Does the Ketogenic diet work for type 2 diabetes? What is the ketogenic diet and can it help people with type 2 diabetes? Research has shown that people who follow a ketogenic diet can improve the management of their blood sugar levels. Learn here about how the ketogenic diet works, what you can eat, potential side effects, criticisms of the diet, plus alternatives? Read now
Rounding errors are common for cream cheese. Most nutrition labels, including products at the store, round up or down to the nearest whole amount of carbs, but the serving is only an ounce. Since this sugar-free cheesecake recipe calls for 32 ounces of cream cheese, rounding up adds up to a big difference! The nutrition information on the recipe card uses the exact carb count directly from the USDA National Nutrient Database, which is most accurate. If you want to see those values for all low carb foods, and see the values used to calculate my nutrition labels, you can find the full low carb & keto food list here.
I know I’m really late with this, but the rising in the oven/falling after being taken out of the oven is because the air in the batter is hot, resulting in an inflated-looking cheesecake. After it’s taken out of the oven, the cheesecake cools and the air in it is no longer hot so it can’t keep the cheesecake inflated. There’s not much you can do to avoid this, much like a souffle. The only thing I would think you can do to keep it from falling too much is to basically make a merengue with the egg whites instead of incorporating them at first (just put the egg yolks into the batter at the egg-adding stage) and then fold in the egg whites in thirds. This will change the texture of the cheesecake into something more fluffy like a Japanese-style cheesecake, though.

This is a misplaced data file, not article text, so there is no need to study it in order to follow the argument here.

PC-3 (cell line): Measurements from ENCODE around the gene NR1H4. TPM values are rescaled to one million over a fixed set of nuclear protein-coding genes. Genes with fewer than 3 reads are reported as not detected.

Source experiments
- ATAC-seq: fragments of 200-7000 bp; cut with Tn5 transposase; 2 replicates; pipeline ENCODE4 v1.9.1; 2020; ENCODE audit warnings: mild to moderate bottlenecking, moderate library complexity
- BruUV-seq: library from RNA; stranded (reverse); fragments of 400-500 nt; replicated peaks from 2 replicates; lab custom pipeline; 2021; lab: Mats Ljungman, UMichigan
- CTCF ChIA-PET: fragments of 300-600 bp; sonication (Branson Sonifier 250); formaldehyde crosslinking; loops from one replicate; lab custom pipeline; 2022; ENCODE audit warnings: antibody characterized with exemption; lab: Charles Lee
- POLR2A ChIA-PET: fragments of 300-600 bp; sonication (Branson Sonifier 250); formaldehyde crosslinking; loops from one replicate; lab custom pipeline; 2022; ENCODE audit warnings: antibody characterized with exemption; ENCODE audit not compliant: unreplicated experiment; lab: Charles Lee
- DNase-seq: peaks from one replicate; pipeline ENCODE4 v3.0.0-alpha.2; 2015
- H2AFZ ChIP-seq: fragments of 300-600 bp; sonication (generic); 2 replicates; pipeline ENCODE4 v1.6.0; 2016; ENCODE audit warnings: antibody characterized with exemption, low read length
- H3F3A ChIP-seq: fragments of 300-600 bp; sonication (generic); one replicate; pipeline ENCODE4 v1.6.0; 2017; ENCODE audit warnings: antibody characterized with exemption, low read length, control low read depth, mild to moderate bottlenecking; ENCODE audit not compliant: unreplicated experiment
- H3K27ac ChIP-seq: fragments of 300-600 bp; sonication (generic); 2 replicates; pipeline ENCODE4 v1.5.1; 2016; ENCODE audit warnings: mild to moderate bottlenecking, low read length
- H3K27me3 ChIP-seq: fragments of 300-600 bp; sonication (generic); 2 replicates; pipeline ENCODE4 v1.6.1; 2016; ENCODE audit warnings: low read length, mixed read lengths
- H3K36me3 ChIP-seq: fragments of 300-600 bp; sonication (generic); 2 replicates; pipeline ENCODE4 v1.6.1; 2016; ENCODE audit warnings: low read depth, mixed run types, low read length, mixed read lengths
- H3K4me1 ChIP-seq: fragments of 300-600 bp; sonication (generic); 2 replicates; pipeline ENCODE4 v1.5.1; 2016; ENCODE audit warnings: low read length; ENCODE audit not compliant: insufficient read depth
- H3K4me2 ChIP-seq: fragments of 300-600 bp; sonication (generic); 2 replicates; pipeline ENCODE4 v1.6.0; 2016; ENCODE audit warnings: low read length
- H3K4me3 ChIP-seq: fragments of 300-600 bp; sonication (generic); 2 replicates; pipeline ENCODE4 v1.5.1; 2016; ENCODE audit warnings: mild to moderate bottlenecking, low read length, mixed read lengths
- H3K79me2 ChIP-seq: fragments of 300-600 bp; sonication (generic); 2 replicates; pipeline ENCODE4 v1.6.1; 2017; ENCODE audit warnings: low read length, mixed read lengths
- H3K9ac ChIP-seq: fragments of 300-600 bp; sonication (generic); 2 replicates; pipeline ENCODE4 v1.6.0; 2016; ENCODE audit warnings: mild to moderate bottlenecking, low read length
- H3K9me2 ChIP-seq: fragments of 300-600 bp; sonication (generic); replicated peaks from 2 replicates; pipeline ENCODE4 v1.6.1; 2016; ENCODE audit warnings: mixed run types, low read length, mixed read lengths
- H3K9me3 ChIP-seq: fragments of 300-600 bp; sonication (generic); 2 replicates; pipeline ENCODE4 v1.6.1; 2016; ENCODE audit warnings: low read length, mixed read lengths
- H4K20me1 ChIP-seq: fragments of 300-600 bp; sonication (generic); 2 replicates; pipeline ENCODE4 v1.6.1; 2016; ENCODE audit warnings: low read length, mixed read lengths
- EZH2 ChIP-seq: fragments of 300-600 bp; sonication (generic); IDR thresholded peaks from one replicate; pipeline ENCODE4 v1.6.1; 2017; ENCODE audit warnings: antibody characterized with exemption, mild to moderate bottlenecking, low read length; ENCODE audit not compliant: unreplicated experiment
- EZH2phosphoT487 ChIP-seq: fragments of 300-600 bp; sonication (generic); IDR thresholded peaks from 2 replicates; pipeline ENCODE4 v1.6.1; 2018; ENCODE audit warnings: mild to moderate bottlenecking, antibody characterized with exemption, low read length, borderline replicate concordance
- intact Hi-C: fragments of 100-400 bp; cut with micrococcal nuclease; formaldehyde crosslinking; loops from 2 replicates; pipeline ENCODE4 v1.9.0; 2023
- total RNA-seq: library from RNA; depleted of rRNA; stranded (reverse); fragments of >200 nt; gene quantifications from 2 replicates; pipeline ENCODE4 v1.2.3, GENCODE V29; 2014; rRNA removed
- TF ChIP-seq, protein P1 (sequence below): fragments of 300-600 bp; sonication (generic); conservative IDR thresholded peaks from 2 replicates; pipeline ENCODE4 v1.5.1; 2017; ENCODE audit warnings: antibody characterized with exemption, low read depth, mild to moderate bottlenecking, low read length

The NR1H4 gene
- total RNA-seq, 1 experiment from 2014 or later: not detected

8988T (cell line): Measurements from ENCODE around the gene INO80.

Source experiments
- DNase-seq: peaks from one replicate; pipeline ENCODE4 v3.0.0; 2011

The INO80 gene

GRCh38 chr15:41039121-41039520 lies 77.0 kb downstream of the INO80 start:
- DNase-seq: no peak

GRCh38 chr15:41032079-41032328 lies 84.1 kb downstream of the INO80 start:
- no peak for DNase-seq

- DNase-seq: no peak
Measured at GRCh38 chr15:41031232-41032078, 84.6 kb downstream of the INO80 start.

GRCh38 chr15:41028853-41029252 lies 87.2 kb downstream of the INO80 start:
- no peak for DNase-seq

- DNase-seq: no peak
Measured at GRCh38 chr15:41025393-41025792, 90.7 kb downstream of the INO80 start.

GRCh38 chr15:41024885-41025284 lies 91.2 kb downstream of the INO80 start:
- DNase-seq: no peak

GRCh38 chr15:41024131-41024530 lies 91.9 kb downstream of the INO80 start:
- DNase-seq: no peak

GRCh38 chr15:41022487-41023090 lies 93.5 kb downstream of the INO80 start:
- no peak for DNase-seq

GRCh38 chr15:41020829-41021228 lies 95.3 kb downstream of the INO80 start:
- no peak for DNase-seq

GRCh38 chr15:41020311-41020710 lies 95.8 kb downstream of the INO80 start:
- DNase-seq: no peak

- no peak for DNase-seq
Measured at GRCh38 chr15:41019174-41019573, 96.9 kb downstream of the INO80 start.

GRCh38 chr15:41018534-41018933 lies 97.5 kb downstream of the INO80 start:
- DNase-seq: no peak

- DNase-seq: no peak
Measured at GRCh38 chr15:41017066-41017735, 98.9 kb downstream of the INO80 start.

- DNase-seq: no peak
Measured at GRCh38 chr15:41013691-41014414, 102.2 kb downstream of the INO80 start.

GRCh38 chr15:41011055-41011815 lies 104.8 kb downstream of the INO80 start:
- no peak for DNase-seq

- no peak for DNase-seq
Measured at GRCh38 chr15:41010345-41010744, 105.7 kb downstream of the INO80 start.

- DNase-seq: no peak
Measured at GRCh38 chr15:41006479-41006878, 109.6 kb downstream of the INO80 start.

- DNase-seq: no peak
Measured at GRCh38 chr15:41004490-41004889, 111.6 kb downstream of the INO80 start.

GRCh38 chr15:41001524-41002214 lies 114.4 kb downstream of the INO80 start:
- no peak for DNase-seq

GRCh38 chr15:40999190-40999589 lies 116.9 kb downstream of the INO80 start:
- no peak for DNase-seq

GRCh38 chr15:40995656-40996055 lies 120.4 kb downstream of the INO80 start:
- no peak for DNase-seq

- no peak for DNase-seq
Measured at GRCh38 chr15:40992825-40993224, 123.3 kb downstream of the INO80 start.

Milk (only small amounts of raw, full-fat milk is allowed). Milk is not recommended for several reasons. Firstly, all the dairy products, milk is difficult to digest, as it lacks the "good" bacteria (eliminated through pasteurization) and may even contain hormones. Secondly, it is quite high in carbs (4-5 grams of carbs per 100 ml). For coffee and tea, replace milk with cream in reasonable amounts. You may have a small amount of raw milk but be aware of the extra carbs. Lastly, farmers in the United States use genetically engineered bovine growth hormone (rBGH). rBGH is injected to dairy cows to increase milk production. Opt for full-fat dairy labeled “NO rBGH”.
But if your friends have gone #keto and you're curious about what that exactly entails, the basic premise is fairly simple. The diet focuses on eating mostly fat, limited amounts of protein, and almost no carbs at all. The "do" list includes: meat, seafood, eggs, vegetables that grow above ground, nuts and seeds, fats and oils, and some dairy products. In terms of drinks, most keto diet guides advise people to stick to water and skip diet soda, even though it's artificially sweetened. (No Diet Coke — sorry!)
Hi Kathy, Just confirming that even pure erythritol doesn’t work for you? Often times it’s other things in erythritol blends that cause issues, like oligosaccharides, for example. Unfortunately I haven’t tested this recipe without a powdered sweetener, so if you try something super concentrated like stevia, I’m not sure how it would work out. Please let me know how it goes if you try!
Strawberries are another delicious, sweet, and filling fruit that you can eat in moderation on the keto diet. A ½-cup serving of sliced strawberries contains about 4.7 g of net carbs and 4.1 g of sugar. As there are only 27 calories in the aforementioned serving, you can eat strawberries raw, add a few pieces to your cereal, or blend a handful into a small low-carb smoothie. Strawberries also have antioxidant and anti-inflammatory benefits, per a study published in February 2010 in the Journal of Medicinal Food. The same ½ cup provides 48.8 mg of vitamin C (81.3 percent DV), 127 mg of potassium (2.7 percent DV), and 20 micrograms of folate (5 percent DV).